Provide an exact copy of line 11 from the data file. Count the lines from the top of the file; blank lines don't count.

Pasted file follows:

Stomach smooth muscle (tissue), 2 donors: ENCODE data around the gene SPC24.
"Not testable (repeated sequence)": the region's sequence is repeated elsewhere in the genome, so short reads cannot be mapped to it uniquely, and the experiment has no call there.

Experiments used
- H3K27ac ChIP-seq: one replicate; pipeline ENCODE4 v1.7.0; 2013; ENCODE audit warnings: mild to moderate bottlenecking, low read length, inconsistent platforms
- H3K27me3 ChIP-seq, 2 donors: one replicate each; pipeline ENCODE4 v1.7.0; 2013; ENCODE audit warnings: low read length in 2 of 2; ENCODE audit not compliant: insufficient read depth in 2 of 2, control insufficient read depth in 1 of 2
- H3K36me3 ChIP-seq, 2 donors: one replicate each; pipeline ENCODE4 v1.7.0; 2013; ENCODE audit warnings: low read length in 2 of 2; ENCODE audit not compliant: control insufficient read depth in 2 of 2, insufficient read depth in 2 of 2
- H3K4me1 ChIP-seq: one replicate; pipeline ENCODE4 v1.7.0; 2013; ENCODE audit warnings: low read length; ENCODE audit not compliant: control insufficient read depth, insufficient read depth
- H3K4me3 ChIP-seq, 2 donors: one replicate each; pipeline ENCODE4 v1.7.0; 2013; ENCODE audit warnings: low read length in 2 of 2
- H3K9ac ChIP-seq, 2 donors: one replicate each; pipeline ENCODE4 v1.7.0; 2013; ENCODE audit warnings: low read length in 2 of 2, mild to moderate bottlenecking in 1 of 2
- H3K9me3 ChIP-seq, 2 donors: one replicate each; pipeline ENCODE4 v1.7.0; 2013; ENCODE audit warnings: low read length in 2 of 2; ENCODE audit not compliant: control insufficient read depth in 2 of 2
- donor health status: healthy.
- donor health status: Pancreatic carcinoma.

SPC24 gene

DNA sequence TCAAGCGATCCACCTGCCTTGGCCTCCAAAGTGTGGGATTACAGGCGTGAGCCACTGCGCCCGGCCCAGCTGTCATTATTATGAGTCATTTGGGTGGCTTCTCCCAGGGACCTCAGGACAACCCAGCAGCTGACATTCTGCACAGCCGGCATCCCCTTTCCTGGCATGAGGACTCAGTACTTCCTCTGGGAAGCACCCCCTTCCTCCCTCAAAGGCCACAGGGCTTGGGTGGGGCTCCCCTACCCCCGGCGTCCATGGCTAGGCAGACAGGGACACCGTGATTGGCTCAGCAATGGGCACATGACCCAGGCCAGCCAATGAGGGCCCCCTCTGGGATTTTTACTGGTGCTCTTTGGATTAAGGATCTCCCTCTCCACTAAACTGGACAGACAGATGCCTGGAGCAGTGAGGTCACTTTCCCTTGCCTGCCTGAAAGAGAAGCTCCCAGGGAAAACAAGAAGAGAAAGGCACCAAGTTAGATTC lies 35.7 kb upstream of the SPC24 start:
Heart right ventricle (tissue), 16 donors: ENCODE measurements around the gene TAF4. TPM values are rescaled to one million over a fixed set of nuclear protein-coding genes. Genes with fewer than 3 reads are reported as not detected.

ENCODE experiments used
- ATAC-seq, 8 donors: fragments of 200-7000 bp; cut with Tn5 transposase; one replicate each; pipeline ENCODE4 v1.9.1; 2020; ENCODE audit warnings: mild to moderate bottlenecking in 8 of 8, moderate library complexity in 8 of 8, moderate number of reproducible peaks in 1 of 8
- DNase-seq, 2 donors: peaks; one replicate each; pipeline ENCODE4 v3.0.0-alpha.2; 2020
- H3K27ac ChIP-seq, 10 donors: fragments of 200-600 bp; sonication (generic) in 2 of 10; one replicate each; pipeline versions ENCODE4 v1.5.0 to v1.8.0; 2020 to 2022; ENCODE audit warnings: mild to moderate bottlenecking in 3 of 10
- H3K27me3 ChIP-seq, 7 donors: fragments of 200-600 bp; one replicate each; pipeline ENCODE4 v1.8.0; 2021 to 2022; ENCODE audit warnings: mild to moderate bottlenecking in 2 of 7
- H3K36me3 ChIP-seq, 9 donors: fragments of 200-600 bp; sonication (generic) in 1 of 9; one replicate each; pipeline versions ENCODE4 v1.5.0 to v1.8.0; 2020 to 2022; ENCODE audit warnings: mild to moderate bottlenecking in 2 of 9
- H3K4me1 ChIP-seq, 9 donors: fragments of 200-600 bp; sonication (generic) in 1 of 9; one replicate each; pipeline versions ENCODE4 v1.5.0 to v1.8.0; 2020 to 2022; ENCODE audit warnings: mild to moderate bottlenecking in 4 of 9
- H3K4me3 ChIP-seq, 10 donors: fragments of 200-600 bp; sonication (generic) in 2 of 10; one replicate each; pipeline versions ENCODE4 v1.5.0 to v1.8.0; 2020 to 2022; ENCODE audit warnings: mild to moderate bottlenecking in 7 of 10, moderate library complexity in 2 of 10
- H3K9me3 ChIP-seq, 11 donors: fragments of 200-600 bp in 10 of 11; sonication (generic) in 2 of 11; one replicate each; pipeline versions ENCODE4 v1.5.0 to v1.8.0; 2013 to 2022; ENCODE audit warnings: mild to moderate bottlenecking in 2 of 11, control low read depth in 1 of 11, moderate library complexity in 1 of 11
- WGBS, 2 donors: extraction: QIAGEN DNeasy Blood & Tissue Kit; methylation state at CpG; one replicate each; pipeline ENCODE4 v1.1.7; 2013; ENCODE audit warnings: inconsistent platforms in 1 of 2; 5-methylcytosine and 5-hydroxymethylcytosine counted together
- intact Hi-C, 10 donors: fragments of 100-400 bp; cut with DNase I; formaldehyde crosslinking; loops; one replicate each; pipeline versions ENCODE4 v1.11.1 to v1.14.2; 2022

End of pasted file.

- donor health status: healthy.